Dr Antonia Hamilton is a researcher at the Institute of Cognitive Neuroscience in UCL. Her research interests include applying models of motor control to action understanding and social cognition.
Interviewer: Aleya Aziz Marzuki ; Transcriber: Yulia Petrina
Aleya: Could you start by introducing yourself and what you do within the Institute?
Antonia : Sure. I’m Antonia Hamilton and I’m running the Social Neuroscience group, so I study a variety of stuff about non-verbal social interaction, mainly, imitation. And we study people with autism; sometimes we do fMRI to see what’s going on in their brain during social interaction. We’re now doing quite a lot of virtual reality, we do functional near-infrared spectroscopy… anything that tries to get out social cues, how social cues are produced and processed, understood, and used in social behavior.
Aleya: So can you expand on some of the research that you’ve described?
Antonia : Which bit are you interested in?
Aleya: What do you think you are the most involved in at this point?
Antonia: It’s a big grant that we have with virtual reality, so that’s a thing that we’re working quite hard on, in various ways, because we’re interested in how people are using social cues interactively. Traditional studies would take two people, put them in a room and have them interact, and one of them might be instructed to behave in certain ways. But I find these things really problematic, because you just don’t know if people are behaving in the way they’re instructed, or what they’re doing, and you can’t make the situation repeatable across lots and lots of different trials. So we’re using virtual reality to have people interact with avatars, and then we can see the avatar do exactly the same thing for every participant, we can see people respond differently to being imitated compared to not being imitated. And we can easily change the character we stick to our avatar – like the age, and race, and gender – and see how people behave and respond to the same behavior coming from different avatars. That kind of thing, which is quite fun.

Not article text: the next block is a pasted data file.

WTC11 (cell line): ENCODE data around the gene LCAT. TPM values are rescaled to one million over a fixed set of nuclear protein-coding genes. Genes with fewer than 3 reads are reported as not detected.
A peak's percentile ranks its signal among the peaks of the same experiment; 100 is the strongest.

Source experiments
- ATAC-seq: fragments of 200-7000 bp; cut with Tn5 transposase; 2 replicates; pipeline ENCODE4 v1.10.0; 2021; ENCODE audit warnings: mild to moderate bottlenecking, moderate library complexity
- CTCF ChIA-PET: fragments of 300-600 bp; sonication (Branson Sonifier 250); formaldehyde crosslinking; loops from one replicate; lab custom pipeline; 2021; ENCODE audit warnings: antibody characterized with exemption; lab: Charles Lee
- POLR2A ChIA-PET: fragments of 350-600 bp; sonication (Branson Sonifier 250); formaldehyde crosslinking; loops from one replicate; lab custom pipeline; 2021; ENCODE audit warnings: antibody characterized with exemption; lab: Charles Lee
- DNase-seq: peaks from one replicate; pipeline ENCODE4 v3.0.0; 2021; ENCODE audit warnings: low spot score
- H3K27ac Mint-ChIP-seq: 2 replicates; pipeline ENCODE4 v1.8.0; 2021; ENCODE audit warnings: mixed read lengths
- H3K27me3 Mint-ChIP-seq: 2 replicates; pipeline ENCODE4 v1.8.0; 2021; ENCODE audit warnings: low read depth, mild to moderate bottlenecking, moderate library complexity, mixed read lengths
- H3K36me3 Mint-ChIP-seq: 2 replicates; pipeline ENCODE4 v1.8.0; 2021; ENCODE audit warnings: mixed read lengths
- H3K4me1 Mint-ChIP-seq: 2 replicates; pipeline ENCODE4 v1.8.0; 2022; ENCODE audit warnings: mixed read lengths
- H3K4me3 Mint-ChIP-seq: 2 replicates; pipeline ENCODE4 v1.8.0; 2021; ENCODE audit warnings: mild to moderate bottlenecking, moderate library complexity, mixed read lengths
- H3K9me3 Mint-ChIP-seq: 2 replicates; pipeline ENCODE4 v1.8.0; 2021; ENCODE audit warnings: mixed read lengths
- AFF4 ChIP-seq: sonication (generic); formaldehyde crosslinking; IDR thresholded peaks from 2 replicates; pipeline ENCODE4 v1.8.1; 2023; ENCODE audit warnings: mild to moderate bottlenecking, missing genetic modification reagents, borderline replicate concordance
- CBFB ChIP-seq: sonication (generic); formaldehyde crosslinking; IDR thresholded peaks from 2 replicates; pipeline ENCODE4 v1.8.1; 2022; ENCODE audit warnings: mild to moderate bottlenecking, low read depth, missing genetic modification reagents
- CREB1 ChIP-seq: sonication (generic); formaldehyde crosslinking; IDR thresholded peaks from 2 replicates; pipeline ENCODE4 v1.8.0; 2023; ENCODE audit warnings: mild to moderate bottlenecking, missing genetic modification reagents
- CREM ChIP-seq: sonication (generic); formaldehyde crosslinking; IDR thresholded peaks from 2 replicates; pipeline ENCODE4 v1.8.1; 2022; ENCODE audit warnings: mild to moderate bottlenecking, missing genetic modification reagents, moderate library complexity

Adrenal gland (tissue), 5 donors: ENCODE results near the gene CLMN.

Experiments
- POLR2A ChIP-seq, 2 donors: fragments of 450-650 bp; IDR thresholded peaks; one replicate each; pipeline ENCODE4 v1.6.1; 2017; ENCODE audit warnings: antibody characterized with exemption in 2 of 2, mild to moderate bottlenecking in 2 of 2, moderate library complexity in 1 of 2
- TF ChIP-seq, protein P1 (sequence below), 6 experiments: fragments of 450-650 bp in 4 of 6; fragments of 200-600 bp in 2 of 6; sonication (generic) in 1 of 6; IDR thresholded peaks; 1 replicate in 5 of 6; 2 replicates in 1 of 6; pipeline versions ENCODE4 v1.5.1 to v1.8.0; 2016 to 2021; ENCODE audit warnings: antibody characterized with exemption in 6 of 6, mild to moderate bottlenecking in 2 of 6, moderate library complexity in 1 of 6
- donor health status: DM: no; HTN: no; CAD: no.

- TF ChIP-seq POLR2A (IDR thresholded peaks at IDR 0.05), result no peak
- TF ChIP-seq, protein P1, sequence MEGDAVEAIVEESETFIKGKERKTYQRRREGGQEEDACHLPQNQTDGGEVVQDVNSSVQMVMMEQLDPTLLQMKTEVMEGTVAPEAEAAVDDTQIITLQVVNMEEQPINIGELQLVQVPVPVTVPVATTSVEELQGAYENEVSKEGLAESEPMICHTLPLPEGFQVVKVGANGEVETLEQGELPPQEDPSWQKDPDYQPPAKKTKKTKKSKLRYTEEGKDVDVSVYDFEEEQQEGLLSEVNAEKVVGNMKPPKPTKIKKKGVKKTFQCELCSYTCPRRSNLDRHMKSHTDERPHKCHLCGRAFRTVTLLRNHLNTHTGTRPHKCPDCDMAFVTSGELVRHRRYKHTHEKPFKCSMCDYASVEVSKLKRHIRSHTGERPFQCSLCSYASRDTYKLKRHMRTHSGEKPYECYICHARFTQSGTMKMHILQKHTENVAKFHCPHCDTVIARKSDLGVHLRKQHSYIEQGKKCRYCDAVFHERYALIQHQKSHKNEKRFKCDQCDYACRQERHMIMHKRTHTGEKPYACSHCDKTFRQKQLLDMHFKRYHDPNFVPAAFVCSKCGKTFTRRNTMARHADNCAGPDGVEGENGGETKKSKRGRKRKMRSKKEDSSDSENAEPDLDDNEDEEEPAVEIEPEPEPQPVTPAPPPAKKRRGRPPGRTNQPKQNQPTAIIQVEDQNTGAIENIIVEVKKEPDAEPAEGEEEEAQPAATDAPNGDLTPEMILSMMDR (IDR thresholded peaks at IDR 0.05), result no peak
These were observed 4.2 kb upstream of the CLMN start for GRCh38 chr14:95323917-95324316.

Aleya: Interesting! Why did you choose to pursue a career in academia?
Antonia: Well, I guess I wanted to do research since I was at least about fifteen or so. I’ve always liked studying things, and I wanted to get answers to things I didn’t know the answers to. At school, they didn’t teach us anything about brains. When we did GCSE’s I decided it would be an interesting thing to go and study.
Aleya: So what did you do your undergrad in?
Antonia: Psychology. Officially, it was Psychology, Philosophy, and Physiology, but, really, I only did Psychology. (laughs)
Aleya: Can you expand on your academic background?
Antonia: I was an undergrad at Oxford, and I worked as a research assistant in a baby lab, and I found it was ridiculously hard work testing babies, and I’m not doing that again! (laughs) Then I did my PhD in motor control at the Institute of Neurology, on the other side of the square. And then I did a postdoc at ICN in autism, then another postdoc in the States, doing fMRI. Then I got a job at University of Nottingham for six years – a lectureship. And then I came back to UCL a couple of years ago.
Aleya: So why did you want to lecture as well as do research? What’s the motivation behind that?
Antonia: I guess, to me, that’s the obvious career path to go for. I know people sometimes try to get fellowships, but I think it’s very hard to have a career that is a pure research career, these days. Universities run teaching, and the stable jobs tend to be the ones that have some teaching, and it’s very rare for people to not do any teaching at all. So, as an entry-level job, the fellowships are almost always time-limited – you know, you’ve got a three-year fellowship, and a five-year fellowship, and then the next thing and the next thing. Whereas a lectureship is a permanent position, so you’ve got that much more stability. You can be a full member of the University, you’ve got a seat at the table and weight in the decision-making, in a way people in fellowships don’t always have, especially the more junior fellowships.
Aleya: On to more gender-gap-related questions: The Higher Education Statistics Agency, HESA, has reported that less than one in five professors in UK universities are women. Do you think such a gender gap exists at UCL?
Antonia: Things vary wildly by discipline. You know, some disciplines and subdisciplines within things have much bigger gender problems than others. And one of the things that I very much like about Cognitive Neuroscience is that it’s a pretty well-balanced field. I mean, it’s not perfect, but, in general, it’s fairly equal. When I did my PhD in motor control, it was much more male-dominated. And, compare it to Physics and Engineering… the situation is definitely worse.
Aleya: So in terms of lectures and everything, do you think there’s a balance, in your field?